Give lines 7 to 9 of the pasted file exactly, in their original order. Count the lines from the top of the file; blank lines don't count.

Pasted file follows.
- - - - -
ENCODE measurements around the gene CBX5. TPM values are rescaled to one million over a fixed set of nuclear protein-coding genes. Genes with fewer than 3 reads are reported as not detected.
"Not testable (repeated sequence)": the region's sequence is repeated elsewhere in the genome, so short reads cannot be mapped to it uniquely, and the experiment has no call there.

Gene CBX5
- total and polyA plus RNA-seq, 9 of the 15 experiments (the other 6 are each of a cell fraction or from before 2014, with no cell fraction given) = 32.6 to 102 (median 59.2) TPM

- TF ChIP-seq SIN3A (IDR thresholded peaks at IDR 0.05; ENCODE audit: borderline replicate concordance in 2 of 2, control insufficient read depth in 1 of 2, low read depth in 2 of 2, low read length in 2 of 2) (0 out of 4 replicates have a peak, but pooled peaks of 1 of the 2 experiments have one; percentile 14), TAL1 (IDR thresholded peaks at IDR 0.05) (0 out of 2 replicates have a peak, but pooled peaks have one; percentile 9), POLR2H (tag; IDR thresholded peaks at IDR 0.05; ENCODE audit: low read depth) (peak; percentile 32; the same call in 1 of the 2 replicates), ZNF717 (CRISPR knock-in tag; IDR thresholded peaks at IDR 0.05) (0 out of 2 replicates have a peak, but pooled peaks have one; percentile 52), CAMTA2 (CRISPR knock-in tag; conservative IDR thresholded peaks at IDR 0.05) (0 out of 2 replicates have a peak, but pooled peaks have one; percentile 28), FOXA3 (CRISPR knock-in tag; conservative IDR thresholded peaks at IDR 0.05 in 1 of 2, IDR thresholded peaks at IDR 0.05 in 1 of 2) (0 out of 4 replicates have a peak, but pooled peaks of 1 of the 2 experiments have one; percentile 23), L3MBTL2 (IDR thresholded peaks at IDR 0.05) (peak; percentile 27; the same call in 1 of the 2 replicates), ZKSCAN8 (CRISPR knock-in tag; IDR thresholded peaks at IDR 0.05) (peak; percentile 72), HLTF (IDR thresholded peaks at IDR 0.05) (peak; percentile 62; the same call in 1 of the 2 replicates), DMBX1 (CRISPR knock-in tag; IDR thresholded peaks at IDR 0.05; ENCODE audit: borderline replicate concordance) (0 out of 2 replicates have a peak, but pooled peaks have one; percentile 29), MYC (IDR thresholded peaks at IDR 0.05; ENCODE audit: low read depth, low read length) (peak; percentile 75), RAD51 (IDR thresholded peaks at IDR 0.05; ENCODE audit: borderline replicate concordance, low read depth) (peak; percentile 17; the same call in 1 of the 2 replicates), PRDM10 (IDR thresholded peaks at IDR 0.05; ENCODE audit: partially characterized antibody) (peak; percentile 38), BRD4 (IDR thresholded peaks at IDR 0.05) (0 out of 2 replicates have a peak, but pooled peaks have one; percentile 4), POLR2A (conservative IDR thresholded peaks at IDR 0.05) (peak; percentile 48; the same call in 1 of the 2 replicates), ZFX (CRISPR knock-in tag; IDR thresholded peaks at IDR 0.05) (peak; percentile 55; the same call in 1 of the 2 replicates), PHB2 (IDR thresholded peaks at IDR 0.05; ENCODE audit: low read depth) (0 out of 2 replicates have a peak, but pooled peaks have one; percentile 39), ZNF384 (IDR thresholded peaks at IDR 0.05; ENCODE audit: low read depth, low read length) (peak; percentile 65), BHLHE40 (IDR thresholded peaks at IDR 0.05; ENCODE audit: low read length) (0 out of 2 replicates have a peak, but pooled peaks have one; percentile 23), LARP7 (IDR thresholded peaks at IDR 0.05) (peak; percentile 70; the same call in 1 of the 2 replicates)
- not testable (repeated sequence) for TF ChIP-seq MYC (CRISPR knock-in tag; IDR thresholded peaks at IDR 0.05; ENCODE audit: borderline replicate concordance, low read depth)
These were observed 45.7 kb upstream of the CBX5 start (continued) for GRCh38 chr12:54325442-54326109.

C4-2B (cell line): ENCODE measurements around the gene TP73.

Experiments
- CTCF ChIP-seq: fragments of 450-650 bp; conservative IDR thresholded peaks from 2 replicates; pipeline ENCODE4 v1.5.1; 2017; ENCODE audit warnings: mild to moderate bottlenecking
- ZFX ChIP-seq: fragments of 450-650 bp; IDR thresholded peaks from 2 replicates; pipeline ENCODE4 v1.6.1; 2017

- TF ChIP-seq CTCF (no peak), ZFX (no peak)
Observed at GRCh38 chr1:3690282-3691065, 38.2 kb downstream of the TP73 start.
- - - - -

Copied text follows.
These were observed 45.7 kb upstream of the CBX5 start (continued) for GRCh38 chr12:54325442-54326109.

C4-2B (cell line): ENCODE measurements around the gene TP73.

Experiments